Selecting the appropriate valuation approach or approaches

The nature of the company or asset being valued and the quantity and quality of available information will determine which approach is feasible, and which approach or approaches may be preferable in any given case. The decision as to how much weight to put on the income approach value will depend largely on the availability of sufficient information to construct well-supported cash flow forecasts, whereas the decision as to how much weight to put on the market approach will depend on the availability of market transactions involving companies or assets that are sufficiently comparable to the subject company or asset. The decision to apply the cost approach is more a function of the nature of the business being valued and the circumstances in which the valuation is required, with the cost approach being more suited to businesses for which the value of goodwill (in the wider sense of the word) is expected to be low.

It is not reasonable to generalise or apply any rules rigidly without proper consideration of the specifics of each case. The IVS recommend considering more than one valuation approach if and wherever possible:

Valuers are not required to use more than one method for the valuation of an asset, particularly when the valuer has a high degree of confidence in the accuracy and reliability of a single method, given the facts and circumstances of the valuation engagement. However, valuers should consider the use of multiple approaches and methods and more than one valuation approach or method should be considered and may be used to arrive at an indication of value, particularly when there are insufficient factual or observable inputs for a single method to produce a reliable conclusion.[7]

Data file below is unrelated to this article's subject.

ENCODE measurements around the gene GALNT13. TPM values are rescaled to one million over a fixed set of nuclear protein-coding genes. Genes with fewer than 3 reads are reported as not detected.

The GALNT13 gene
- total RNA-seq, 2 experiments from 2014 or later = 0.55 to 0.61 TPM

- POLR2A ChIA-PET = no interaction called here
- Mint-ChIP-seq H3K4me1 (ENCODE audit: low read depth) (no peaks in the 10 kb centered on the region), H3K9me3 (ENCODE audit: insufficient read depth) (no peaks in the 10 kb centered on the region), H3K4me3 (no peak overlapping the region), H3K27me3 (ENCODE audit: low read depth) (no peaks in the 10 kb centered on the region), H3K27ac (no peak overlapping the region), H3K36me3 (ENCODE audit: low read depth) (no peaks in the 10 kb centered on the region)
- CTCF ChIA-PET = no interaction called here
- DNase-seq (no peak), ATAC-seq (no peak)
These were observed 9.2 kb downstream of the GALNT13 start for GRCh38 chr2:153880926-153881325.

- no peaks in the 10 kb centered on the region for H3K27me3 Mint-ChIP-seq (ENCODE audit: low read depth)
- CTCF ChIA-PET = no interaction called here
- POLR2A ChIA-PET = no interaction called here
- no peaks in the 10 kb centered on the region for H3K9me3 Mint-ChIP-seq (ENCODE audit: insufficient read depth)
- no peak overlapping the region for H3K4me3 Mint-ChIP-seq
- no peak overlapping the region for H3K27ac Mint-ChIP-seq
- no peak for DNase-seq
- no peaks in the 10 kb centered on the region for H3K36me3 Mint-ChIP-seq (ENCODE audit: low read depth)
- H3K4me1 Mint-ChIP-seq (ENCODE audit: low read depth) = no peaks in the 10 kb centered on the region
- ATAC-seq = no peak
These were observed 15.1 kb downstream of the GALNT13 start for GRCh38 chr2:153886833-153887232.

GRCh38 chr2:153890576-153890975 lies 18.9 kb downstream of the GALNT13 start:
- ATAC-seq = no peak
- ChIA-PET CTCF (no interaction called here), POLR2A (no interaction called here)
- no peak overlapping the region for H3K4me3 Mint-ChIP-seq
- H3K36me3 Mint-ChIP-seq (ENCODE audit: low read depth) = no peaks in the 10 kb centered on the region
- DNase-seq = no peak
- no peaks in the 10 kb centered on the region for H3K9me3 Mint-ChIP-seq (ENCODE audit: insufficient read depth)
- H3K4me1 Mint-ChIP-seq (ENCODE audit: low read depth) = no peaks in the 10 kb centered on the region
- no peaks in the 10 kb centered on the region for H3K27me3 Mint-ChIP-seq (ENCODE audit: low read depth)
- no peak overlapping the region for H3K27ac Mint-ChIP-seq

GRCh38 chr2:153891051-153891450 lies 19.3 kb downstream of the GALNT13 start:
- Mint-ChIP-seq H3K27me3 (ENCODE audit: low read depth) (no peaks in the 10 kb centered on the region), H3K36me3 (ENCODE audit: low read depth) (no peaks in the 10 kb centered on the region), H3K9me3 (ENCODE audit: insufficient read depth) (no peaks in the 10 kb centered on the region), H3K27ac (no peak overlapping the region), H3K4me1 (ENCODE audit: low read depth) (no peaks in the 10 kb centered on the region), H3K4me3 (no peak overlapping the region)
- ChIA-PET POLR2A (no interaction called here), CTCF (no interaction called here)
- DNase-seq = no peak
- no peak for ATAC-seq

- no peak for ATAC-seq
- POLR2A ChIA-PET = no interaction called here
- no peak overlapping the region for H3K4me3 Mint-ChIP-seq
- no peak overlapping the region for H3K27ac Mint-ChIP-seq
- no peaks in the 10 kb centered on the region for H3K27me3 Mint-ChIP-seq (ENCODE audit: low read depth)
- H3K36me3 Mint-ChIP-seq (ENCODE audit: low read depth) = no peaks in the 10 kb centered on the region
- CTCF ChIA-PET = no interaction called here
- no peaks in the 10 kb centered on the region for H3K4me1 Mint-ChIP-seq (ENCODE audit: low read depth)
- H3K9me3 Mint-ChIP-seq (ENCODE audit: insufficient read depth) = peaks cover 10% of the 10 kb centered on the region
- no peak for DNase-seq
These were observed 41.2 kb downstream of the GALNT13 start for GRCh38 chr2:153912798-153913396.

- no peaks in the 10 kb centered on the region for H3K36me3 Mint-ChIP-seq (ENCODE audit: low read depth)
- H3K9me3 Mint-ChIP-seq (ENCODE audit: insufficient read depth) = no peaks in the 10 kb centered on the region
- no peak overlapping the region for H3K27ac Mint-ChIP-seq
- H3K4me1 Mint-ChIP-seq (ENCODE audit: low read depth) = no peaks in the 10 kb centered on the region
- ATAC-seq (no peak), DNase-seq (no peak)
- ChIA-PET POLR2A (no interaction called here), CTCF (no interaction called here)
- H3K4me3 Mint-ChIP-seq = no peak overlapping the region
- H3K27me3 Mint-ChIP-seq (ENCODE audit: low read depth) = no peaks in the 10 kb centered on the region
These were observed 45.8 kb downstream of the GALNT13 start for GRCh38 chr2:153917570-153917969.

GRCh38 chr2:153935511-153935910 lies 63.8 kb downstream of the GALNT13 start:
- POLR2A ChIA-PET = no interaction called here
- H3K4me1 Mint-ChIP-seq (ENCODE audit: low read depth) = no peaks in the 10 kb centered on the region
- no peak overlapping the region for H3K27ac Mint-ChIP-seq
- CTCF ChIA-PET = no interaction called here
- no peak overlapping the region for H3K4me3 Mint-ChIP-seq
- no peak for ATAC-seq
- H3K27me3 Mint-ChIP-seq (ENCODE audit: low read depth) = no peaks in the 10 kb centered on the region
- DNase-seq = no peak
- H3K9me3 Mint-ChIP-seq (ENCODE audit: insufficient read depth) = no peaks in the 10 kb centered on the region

We would recommend considering as many valuation approaches as is reasonably feasible in the situation at hand, given the practical limitations in terms of information, time and budget. If the income approach is used, then a substantial part of the information required to use the market approach is likely to have already been collected, and thus the incremental time and cost of applying the market approach are likely to be limited.

If one valuation approach is particularly suited to the situation, we would consider using another valuation approach only as a cross-check of the value derived from the main valuation approach. For example, the valuation of a discrete cash flow stream over a finite period may require the use of the income approach, as those specific cash flows can be explicitly reflected, whereas the market approach is likely to be less suitable if the available price information relates to transactions in comparable companies or assets that are expected to continue operating for the foreseeable future or for a different period from that of the subject asset. In such a case, the market approach may nevertheless provide a sense check – for example, an implied multiple from the DCF valuation that is significantly higher than the multiples observed for large listed comparable companies would require checks and explanations.

If there are issues with all the valuation approaches, such that none is clearly preferable, we would consider using several valuation approaches, and within each valuation approach, more than one valuation method. We would then triangulate and rationalise the different values obtained. For example, we might consider using both the comparable transactions method and the guideline publicly traded comparable method within the market approach, and consider using a DCF arriving at an enterprise value and a DCF arriving at an equity value.